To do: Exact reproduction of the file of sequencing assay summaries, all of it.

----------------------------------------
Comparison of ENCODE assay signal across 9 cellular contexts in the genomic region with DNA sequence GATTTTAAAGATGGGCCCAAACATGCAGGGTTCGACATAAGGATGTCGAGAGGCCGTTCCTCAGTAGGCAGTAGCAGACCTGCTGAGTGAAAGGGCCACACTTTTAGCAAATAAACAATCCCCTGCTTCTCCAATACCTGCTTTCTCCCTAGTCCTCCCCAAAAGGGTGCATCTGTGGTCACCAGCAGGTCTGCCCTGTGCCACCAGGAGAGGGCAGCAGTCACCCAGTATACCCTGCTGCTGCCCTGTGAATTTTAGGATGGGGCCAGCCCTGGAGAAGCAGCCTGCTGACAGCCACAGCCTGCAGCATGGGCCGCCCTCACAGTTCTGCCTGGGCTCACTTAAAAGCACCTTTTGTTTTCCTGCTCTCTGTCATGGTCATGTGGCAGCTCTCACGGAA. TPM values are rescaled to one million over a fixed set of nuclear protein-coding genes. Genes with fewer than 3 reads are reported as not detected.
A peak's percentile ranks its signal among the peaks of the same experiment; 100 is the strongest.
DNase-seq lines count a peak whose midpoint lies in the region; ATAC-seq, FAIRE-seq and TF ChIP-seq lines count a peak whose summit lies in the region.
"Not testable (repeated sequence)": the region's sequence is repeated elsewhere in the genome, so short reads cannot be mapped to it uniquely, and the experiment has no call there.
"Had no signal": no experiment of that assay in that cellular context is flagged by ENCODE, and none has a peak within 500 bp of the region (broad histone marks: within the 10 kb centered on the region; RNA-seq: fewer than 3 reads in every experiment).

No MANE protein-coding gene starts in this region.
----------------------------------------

Comparison of ENCODE assay signal across 9 cellular contexts in the genomic region with DNA sequence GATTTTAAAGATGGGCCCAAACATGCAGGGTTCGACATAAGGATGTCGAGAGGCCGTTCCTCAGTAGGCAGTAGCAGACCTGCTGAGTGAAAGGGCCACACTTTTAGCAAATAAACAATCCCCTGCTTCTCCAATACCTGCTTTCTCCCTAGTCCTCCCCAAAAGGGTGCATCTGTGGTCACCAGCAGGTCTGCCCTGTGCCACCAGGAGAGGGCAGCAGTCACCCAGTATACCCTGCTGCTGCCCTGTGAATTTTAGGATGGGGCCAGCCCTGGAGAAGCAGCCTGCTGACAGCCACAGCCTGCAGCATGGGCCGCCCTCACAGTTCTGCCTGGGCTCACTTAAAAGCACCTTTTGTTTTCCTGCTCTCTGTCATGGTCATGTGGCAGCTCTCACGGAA. TPM values are rescaled to one million over a fixed set of nuclear protein-coding genes. Genes with fewer than 3 reads are reported as not detected.
A peak's percentile ranks its signal among the peaks of the same experiment; 100 is the strongest.
DNase-seq lines count a peak whose midpoint lies in the region; ATAC-seq, FAIRE-seq and TF ChIP-seq lines count a peak whose summit lies in the region.
"Not testable (repeated sequence)": the region's sequence is repeated elsewhere in the genome, so short reads cannot be mapped to it uniquely, and the experiment has no call there.
"Had no signal": no experiment of that assay in that cellular context is flagged by ENCODE, and none has a peak within 500 bp of the region (broad histone marks: within the 10 kb centered on the region; RNA-seq: fewer than 3 reads in every experiment).

No MANE protein-coding gene starts in this region.